Microeconomics Basic Concepts of Microeconomics Production theory This

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Microeconomics

Microeconomics

Basic Concepts of Microeconomics � Production theory: This is the study of production —

Basic Concepts of Microeconomics � Production theory: This is the study of production — or the process of converting inputs into outputs. Producers seek to choose the combination of inputs and methods of combining them that will minimize cost in order to maximize their profits. � Utility theory: Analogous to production theory, consumers will choose to purchase and consume a combination of goods that will maximize their happiness or “utility”, subject to the constraint of how much income they have available to spend. � Price theory: Production theory and utility theory interact to produce theory of supply and demand, which determine prices in a competitive market. In a perfectly competitive market, it concludes that the price demanded by consumers is the same supplied by producers. That results in economic equilibrium. � Industrial organization and market structure: Microeconomists study the many ways that markets can be structured, from perfect competition to monopolies, and the ways that production and prices will develop in these different types of markets.

Supply and demand is an economic model of price determination in a perfectly competitive

Supply and demand is an economic model of price determination in a perfectly competitive market. It concludes that in a perfectly competitive market with no externalities, per unit taxes, or price controls, the unit price for a particular good is the price at which the quantity demanded by consumers equals the quantity supplied by producers. This price results in a stable economic equilibrium. Prices and quantities have been described as the most directly observable attributes of goods produced and exchanged in a market economy. The theory of supply and demand is an organizing principle for explaining how prices coordinate the amounts produced and consumed. In microeconomics, it applies to price and output determination for a market with perfect competition, which includes the condition of no buyers or sellers large enough to have pricesetting power.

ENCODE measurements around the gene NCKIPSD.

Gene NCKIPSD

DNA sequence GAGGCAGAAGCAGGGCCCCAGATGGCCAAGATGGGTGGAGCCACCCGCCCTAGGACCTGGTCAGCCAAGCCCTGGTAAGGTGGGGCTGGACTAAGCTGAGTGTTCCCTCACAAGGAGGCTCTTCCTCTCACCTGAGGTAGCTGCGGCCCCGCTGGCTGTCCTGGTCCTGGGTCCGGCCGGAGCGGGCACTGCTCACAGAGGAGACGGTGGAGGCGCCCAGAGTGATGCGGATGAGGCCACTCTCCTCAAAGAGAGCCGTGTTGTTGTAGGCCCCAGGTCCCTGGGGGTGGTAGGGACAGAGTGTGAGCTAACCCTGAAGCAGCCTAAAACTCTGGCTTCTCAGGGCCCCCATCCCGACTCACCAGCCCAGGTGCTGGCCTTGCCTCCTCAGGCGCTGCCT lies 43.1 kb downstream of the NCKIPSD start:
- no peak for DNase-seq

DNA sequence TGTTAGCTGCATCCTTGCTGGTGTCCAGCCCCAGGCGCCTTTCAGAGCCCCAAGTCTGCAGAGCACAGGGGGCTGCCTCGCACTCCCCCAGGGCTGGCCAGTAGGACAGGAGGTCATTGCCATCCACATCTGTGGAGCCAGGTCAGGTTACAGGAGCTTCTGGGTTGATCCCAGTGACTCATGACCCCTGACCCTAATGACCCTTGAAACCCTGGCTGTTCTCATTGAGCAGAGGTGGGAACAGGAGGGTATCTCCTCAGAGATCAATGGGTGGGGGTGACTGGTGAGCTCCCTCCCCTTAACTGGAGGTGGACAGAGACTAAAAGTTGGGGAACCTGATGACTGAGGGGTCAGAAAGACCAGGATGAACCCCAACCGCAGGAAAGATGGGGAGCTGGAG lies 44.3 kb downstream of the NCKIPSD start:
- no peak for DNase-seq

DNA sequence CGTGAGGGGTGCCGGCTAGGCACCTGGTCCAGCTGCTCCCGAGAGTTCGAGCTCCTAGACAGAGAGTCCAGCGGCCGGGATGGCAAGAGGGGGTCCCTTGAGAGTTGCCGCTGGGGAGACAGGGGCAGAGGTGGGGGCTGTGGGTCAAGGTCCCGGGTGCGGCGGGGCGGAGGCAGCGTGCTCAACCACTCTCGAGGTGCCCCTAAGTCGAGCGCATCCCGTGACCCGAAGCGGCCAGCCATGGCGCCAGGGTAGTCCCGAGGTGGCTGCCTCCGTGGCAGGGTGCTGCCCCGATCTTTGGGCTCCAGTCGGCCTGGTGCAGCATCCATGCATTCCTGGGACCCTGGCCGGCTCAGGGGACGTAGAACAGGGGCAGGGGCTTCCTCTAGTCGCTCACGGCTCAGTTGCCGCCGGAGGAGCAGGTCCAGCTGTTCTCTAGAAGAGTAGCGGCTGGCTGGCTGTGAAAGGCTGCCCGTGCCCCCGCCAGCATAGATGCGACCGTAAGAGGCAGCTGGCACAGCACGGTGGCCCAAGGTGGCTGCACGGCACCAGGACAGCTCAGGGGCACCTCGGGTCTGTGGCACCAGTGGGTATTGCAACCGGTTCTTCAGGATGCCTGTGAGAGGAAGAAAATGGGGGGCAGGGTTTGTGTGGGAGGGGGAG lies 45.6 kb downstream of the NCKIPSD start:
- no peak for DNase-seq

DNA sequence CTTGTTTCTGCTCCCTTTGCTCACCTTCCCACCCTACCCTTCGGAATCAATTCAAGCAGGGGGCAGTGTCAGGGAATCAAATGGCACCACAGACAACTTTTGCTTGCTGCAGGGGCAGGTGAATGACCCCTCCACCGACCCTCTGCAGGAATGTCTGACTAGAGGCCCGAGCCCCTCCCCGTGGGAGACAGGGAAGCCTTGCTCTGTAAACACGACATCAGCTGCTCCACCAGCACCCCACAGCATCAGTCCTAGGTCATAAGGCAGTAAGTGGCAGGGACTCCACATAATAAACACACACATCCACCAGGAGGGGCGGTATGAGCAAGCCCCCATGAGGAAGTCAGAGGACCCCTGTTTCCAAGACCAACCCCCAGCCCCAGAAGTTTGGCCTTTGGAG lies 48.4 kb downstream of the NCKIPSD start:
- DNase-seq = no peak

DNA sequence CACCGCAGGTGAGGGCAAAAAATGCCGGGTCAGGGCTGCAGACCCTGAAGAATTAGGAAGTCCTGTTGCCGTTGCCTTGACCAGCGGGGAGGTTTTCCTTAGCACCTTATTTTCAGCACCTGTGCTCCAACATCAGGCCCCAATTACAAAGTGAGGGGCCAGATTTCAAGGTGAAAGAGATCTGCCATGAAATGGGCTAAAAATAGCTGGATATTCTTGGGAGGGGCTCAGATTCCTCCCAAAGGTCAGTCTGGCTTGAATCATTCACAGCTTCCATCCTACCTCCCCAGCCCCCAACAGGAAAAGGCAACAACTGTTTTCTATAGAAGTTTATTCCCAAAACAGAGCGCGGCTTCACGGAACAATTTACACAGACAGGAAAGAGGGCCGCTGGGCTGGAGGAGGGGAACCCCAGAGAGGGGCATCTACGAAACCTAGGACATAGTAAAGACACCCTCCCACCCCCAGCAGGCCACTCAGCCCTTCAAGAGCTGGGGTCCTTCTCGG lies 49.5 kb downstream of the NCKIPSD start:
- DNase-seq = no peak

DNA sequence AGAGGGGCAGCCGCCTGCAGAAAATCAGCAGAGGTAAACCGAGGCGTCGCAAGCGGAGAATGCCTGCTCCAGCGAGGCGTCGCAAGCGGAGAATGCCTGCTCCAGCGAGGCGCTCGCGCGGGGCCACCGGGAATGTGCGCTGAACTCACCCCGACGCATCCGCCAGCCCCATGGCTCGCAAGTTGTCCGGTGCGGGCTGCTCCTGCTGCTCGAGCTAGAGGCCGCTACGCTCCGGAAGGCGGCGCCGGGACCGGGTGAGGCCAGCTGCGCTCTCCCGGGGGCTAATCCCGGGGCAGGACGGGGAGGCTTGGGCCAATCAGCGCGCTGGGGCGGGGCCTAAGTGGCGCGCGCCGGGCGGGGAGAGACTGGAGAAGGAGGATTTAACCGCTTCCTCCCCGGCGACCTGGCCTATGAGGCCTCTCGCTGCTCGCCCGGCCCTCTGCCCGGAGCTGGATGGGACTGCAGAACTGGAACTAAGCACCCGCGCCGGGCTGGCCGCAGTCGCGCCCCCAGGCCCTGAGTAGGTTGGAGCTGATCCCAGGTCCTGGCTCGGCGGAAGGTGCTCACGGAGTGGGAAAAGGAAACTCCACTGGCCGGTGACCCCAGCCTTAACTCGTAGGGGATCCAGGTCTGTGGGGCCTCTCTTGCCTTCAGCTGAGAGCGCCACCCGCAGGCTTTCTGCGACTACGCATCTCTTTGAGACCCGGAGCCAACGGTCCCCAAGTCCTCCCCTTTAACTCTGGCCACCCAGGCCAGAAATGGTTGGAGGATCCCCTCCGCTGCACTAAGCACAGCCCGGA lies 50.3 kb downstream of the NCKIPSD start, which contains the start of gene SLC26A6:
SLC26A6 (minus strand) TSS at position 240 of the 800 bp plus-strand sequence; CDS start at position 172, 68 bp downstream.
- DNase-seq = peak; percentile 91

The Uses of Microeconomics As a purely normative science, microeconomics does not try to

The Uses of Microeconomics As a purely normative science, microeconomics does not try to explain what should happen in a market. Instead, microeconomics only explains what to expect if certain conditions change. If a manufacturer raises the prices of cars, microeconomics says consumers will tend to buy fewer than before. If a major copper mine collapses in South America, the price of copper will tend to increase, because supply is restricted. Microeconomics could help an investor see why Apple Inc. stock prices might fall if consumers buy fewer i. Phones. Microeconomics could also explain why a higher minimum wage might force The Wendy's Company to hire fewer workers. Microeconomics can address questions like these that might have very broad implications for the economy; however, questions about aggregate economic numbers remain the purview of macroeconomics, such as what might happen to the gross domestic product (GDP) of China in 2020.